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Ross on: Digital Radio — Where’s the Glass?

Half-full? Half-empty? Still in the cupboard? On the floor, broken?

T. Carter Ross is editor in chief of the international edition of Radio World and of Radio World édition francophone.

The July 14th issue of Radio World’s U.S. edition includes a report on the current state of digital radio worldwide. I wrote one of the cover stories and faced the unenviable task of synopsizing digital radio developments over the past year in countries big and small. The piece is not an exhaustive report on the global state of digital radio, but hopefully it does justice to the state of digital radio in its myriad standards in less than 1,200 words.

As the issue was being finalized to be sent to the printer, Paul McLane and I went over the hedline and dek on the story and wondered how the assessment “Signs of Traction for Global Digital Radio” might be taken by readers.

I’ve been at least tangentially involved with digital radio since May 1991 when I attended the Public Radio Conference in New Orleans where Strother Communications Inc. (SCI) was highlighting its plan for digital radio tests on UHF, L- and S-band frequencies. Looking at the burst of excitement for digital radio then — at that point in time the NAB had endorsed using Eureka-147 DAB in the L band despite the spectrum concerns of then Secretary of Defense Richard B. Cheney — and how little it achieved, one could understandably argue that the intervening two decades (three decades, if you start counting at the initial development of Eureka-147 DAB in 1981) have been a failure for the development of digital radio.

(Full disclosure: I was a soon-to-graduate college senior and general manager of my university’s radio station in May 1991; SCI’s founder, Ron Strother, is a family friend and I attended PRC as his guest. I also drove a van full of radio press — including then Radio World Editor Judith Gross — and public radio engineers from New Orleans to Hammond, La., and back for a party at Strother’s home during the conference.)

That said, progress is rarely linear. SCI and a lot of other early players in the U.S. digital radio scene have come and gone. New standards have arisen and old ones have evolved. Some digital radio projects have launched and shuttered, others have coasted along, many were planned and never moved beyond trials. I have covered a lot of these digital radio launches, stumbles, milestones and advances since joining Radio World in 1993.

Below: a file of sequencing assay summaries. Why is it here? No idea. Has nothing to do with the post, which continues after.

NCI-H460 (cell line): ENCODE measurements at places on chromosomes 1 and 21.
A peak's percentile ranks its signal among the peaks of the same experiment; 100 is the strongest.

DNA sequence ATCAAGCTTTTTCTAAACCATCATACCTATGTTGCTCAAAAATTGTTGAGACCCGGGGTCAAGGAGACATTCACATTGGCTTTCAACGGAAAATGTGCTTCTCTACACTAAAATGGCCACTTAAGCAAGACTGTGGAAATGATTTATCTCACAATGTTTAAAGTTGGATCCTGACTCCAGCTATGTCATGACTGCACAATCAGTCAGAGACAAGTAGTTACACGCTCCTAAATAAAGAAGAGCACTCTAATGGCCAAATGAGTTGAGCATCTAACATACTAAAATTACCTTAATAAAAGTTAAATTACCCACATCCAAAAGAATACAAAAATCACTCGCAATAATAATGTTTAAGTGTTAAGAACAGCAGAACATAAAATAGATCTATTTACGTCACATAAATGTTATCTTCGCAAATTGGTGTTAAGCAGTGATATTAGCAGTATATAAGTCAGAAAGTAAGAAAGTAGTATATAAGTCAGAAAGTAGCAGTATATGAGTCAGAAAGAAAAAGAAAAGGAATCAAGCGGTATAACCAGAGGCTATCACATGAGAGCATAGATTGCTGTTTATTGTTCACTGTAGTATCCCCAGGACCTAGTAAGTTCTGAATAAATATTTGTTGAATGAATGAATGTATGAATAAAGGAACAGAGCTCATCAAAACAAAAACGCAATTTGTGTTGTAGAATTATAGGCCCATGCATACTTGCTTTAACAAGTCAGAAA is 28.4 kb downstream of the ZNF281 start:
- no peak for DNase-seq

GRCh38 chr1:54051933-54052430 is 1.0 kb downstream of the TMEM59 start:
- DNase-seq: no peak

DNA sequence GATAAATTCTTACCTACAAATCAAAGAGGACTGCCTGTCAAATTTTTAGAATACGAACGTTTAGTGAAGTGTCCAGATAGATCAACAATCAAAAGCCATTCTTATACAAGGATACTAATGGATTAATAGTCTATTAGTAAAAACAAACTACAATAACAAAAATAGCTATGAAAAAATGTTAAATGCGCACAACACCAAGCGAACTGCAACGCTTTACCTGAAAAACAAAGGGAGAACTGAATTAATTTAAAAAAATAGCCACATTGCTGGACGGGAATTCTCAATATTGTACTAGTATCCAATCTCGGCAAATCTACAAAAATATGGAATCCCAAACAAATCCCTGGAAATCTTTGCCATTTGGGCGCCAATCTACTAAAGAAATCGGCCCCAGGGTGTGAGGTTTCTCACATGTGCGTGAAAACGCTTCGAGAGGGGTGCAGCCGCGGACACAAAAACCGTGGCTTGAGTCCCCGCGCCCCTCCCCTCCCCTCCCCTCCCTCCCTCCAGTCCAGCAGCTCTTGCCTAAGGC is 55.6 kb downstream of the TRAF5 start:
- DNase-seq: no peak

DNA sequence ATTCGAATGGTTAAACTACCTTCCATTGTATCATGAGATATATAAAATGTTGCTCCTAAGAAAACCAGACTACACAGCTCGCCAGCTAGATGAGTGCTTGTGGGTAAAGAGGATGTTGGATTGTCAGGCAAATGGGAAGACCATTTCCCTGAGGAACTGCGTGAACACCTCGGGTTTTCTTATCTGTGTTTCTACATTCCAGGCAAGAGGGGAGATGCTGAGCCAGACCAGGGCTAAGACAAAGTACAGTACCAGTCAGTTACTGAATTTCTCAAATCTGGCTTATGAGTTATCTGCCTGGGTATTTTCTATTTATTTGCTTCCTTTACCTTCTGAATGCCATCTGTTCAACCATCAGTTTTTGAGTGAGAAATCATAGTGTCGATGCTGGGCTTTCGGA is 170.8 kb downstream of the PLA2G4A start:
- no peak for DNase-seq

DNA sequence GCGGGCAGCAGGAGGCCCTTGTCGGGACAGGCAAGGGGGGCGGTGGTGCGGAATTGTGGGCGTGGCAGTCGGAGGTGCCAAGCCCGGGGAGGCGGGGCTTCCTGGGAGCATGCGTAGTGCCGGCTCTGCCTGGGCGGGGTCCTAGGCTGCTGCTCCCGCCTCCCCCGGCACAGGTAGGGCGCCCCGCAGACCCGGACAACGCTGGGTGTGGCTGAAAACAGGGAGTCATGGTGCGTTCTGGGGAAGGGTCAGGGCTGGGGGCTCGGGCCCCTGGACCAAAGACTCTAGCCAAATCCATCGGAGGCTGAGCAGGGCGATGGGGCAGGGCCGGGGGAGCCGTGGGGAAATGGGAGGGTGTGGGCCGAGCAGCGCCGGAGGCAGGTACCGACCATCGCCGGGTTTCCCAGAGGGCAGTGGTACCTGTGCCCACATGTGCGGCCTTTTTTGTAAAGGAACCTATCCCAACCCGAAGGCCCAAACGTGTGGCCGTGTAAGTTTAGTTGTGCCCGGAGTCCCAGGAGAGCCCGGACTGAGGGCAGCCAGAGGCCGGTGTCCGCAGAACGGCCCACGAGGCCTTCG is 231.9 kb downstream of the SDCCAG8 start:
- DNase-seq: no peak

There are 195 countries in the world (give or take a few, depending upon who is doing the recognizing). Digital radio is part of the mediascape in only a handful of them. Currently, no country has in place a hard switchoff plan for analog radio in favor of digital radio.

Given this, why do I feel that it is defensible to cite 2009–2010 as a time of “gaining traction” for digital radio? Because at this moment in time, the winds seem to be blowing in favor of digital radio.

Digital radio listenership continues to increase in the U.K.; DAB+ has launched successfully in the major metro areas of Australia and has breathed new life into digital radio efforts in much of Europe; All India Radio has issued tenders for the equipment it needs to digitize its AM and shortwave operations using DRM30; HD Radio is getting an FM power boost in the U.S.

Is every broadcaster on board with these developments? No. The network topology required for Eurkea-147 DAB/DAB+/T-DMB better suits the operations of larger broadcasters than small. community-focused ones and thus some local stations would like to digitize using DRM+ or HD Radio. Similarly, for stations in the AM wavebands, DRM30 or a satellite-based system offers a more comparable coverage area than HD Radio or Eureka-147 DAB. Many feel it is time to abandon the æther entirely in favor of the Internet, and plenty of others feel analog AM/FM radio is fine as it is.

Still, digital radio has survived two decades of reports of its death, and it’s still here.

Five years hence, do I think radio will be aired only in streams of 1s and 0s? Not unless concerted governmental efforts to force a changeover are forthcoming. It has taken governmental mandates for digital television to replace analog television; it will likely take the same for digital radio to supplant analog radio completely. (And a strong case can be made that the future isn’t about one transmission medium supplanting another, but instead broadcasters can and should make use of any and all platforms that suit them, because listeners are already using a wide range of devices to consume audio entertainment. Radio futurologist James Cridland has made this point repeatedly, and Matt Deegan has also made good points about the course of DAB update, too.)

But I do think it is safe to say what there will be more stations broadcasting digitally to more listeners in more countries in 2015 than there are today. And at some point the growth curve is going to lead to industry and governments talking about the need for a push to get nearly everyone to digital.

The big question for me is will the consumer electronics industry decide that the digital future requires fragmented receiver markets — analog and HD Radio for the U.S.; analog and DAB/DAB+ for Europe; analog/DRM30 for India and Russia — or if at some point it becomes cheaper for multistandard tuners to become the norm? Back in the ’80s, my Electro Brand 10-band boombox used to pick up everything from shortwave to CB to VHF TV in addition to standard AM and FM; it would be nice to have an affordable option for tuning the various flavors of Eureka, HD Radio and DRM, as well as analog bands and Internet streams, in a single box.